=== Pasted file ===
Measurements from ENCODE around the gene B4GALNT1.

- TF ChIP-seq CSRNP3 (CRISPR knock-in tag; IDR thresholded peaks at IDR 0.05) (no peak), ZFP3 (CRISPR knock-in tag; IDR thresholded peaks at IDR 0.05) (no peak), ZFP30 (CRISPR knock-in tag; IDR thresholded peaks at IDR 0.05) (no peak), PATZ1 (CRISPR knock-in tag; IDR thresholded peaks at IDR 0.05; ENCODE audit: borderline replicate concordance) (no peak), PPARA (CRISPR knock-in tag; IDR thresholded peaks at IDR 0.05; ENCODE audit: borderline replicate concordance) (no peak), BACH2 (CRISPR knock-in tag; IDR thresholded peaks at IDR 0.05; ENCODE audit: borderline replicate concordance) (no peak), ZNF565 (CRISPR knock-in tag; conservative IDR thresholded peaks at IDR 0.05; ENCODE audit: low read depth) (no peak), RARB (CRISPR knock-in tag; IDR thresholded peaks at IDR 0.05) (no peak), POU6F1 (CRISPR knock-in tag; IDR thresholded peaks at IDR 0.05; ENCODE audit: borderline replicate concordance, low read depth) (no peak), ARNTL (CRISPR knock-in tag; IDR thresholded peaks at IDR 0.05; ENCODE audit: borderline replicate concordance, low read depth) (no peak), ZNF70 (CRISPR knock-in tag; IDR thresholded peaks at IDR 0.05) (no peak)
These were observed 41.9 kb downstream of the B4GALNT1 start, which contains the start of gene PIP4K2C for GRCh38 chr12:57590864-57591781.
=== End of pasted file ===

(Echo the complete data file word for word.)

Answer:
Measurements from ENCODE around the gene B4GALNT1.

- TF ChIP-seq CSRNP3 (CRISPR knock-in tag; IDR thresholded peaks at IDR 0.05) (no peak), ZFP3 (CRISPR knock-in tag; IDR thresholded peaks at IDR 0.05) (no peak), ZFP30 (CRISPR knock-in tag; IDR thresholded peaks at IDR 0.05) (no peak), PATZ1 (CRISPR knock-in tag; IDR thresholded peaks at IDR 0.05; ENCODE audit: borderline replicate concordance) (no peak), PPARA (CRISPR knock-in tag; IDR thresholded peaks at IDR 0.05; ENCODE audit: borderline replicate concordance) (no peak), BACH2 (CRISPR knock-in tag; IDR thresholded peaks at IDR 0.05; ENCODE audit: borderline replicate concordance) (no peak), ZNF565 (CRISPR knock-in tag; conservative IDR thresholded peaks at IDR 0.05; ENCODE audit: low read depth) (no peak), RARB (CRISPR knock-in tag; IDR thresholded peaks at IDR 0.05) (no peak), POU6F1 (CRISPR knock-in tag; IDR thresholded peaks at IDR 0.05; ENCODE audit: borderline replicate concordance, low read depth) (no peak), ARNTL (CRISPR knock-in tag; IDR thresholded peaks at IDR 0.05; ENCODE audit: borderline replicate concordance, low read depth) (no peak), ZNF70 (CRISPR knock-in tag; IDR thresholded peaks at IDR 0.05) (no peak)
These were observed 41.9 kb downstream of the B4GALNT1 start, which contains the start of gene PIP4K2C for GRCh38 chr12:57590864-57591781.